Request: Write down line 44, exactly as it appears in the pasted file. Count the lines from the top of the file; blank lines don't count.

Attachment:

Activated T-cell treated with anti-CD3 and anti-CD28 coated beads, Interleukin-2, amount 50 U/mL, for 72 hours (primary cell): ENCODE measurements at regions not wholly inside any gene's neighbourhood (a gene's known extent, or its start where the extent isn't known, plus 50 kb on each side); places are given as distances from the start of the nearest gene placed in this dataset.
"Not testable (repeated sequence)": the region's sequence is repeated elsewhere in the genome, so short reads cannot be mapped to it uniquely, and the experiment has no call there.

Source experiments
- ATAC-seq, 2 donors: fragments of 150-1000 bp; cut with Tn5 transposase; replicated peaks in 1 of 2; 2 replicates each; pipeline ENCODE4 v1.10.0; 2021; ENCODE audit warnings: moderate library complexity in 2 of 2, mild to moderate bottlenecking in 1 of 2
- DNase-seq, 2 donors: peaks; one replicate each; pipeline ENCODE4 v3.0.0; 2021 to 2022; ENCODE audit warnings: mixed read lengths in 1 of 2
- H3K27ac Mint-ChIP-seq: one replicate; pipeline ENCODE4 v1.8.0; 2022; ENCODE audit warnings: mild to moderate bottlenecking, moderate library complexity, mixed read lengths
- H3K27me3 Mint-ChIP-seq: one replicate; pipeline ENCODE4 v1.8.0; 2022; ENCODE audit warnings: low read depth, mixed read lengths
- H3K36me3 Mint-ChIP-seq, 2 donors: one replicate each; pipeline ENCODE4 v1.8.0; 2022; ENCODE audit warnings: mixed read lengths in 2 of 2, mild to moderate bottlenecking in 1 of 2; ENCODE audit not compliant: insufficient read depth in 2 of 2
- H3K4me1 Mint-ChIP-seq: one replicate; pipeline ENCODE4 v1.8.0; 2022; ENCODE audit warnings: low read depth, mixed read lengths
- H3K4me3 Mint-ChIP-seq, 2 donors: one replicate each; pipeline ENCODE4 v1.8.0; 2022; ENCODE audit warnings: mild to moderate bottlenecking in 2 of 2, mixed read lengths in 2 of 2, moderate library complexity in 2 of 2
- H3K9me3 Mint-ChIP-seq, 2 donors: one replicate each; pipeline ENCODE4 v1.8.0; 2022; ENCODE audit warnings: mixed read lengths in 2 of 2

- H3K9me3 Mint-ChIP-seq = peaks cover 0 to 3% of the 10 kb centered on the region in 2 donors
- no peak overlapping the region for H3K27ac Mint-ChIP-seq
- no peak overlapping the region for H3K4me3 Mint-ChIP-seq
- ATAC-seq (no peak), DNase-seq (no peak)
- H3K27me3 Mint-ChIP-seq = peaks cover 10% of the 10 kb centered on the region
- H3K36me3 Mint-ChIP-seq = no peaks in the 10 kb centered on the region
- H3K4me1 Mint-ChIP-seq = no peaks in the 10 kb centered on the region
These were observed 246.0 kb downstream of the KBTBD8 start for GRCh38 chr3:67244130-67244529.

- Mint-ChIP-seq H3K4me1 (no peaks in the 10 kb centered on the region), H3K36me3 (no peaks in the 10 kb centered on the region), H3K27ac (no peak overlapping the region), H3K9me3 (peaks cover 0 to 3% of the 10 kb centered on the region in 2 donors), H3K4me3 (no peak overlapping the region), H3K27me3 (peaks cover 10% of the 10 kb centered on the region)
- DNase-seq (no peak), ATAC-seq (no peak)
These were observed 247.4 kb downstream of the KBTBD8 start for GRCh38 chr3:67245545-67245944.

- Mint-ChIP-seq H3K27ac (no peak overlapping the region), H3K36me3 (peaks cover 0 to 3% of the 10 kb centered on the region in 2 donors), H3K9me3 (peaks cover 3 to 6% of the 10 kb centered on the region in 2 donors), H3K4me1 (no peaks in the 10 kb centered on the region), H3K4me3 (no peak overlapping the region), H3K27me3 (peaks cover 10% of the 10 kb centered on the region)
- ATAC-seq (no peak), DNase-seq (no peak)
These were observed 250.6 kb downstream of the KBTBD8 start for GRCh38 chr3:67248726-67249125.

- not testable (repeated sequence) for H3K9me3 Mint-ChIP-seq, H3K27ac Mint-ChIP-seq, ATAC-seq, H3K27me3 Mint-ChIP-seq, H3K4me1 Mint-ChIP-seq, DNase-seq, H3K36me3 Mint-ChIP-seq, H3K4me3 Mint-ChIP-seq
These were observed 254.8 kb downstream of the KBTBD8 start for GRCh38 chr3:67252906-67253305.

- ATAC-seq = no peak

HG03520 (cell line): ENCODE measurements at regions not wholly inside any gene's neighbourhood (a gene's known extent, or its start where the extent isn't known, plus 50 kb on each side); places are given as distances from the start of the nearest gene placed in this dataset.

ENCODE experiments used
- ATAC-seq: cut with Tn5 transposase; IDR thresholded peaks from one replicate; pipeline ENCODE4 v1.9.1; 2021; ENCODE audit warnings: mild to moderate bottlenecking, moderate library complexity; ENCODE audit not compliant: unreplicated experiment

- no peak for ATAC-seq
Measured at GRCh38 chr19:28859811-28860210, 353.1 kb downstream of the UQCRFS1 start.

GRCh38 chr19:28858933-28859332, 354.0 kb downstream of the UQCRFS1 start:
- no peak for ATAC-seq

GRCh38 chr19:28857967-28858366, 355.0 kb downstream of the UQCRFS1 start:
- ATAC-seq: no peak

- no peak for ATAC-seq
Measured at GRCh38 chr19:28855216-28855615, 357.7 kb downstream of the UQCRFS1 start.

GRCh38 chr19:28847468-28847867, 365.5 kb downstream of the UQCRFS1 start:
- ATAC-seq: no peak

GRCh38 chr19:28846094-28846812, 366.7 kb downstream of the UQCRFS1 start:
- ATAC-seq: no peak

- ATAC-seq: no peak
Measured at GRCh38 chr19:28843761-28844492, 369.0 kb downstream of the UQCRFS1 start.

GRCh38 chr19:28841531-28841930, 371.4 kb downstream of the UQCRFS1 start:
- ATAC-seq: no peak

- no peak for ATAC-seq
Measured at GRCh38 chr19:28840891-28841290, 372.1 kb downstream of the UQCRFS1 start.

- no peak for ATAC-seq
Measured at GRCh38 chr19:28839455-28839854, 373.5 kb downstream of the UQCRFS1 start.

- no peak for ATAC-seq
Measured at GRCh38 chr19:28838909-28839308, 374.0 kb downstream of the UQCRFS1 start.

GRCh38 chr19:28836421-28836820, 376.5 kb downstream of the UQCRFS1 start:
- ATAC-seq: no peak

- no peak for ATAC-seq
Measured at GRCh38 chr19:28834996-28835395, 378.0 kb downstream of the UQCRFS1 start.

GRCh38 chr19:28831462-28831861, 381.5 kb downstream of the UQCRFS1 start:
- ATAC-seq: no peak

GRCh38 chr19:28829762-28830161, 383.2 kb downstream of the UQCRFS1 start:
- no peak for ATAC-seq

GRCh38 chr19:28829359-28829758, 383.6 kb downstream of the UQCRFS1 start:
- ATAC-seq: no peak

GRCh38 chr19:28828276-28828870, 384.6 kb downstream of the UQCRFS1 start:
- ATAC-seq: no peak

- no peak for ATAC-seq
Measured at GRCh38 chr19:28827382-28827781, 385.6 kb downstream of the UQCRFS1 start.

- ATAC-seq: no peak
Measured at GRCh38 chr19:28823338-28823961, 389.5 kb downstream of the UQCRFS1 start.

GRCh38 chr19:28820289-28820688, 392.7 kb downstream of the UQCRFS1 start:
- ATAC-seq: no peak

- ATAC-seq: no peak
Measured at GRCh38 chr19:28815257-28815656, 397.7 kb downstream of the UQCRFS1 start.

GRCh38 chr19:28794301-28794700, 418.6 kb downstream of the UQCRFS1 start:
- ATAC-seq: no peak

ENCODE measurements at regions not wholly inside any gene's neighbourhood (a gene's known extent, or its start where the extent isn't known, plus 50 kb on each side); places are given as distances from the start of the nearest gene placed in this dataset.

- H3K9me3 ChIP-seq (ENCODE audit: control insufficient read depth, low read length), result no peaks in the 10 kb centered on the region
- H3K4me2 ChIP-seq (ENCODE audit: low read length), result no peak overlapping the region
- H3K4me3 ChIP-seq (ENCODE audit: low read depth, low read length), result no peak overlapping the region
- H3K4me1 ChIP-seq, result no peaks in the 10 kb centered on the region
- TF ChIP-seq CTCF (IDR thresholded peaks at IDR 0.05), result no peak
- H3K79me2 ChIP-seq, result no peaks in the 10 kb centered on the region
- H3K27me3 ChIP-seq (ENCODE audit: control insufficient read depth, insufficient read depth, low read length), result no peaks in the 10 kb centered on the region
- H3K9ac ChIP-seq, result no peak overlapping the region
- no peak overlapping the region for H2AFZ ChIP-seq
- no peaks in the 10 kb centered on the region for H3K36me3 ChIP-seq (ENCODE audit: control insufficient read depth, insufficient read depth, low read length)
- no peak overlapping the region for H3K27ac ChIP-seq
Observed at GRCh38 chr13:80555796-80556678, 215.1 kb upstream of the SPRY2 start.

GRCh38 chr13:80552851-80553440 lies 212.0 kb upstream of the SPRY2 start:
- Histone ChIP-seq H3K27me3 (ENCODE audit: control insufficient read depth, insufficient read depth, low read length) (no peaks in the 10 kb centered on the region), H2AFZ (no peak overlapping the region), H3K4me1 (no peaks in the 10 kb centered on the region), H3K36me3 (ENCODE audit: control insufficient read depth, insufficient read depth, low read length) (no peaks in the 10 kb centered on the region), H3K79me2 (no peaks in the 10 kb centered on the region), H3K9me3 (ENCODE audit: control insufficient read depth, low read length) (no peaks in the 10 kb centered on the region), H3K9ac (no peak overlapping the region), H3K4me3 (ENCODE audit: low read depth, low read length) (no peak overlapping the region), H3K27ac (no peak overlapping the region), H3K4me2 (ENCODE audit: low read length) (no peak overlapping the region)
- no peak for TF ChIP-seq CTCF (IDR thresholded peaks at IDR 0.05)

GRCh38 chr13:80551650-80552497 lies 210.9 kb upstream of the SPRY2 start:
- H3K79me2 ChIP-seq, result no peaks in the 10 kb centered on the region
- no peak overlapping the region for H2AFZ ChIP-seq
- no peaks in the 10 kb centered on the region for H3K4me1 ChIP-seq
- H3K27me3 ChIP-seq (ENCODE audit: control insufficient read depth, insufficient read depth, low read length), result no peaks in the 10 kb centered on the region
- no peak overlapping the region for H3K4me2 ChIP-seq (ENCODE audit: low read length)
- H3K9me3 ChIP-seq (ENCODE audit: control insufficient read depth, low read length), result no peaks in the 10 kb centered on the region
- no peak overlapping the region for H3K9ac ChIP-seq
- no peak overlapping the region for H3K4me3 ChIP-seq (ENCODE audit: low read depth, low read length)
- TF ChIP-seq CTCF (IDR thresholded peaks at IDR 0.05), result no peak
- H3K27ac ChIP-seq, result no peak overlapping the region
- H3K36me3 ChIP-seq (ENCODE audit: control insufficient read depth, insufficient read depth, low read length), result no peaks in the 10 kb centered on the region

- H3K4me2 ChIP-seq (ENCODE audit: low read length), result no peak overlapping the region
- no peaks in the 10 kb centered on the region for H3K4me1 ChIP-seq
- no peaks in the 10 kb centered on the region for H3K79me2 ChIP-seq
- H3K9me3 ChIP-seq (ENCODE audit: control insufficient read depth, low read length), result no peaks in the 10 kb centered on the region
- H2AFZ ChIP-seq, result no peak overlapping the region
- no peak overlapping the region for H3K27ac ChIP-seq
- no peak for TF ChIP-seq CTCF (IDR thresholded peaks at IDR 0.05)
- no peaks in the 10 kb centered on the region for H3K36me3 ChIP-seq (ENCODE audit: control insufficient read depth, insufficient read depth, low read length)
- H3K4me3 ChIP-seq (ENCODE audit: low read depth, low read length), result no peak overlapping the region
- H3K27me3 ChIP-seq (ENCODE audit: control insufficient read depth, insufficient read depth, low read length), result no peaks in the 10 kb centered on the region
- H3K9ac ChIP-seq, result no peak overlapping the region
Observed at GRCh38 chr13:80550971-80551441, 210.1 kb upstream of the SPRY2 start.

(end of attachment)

- ATAC-seq: no peak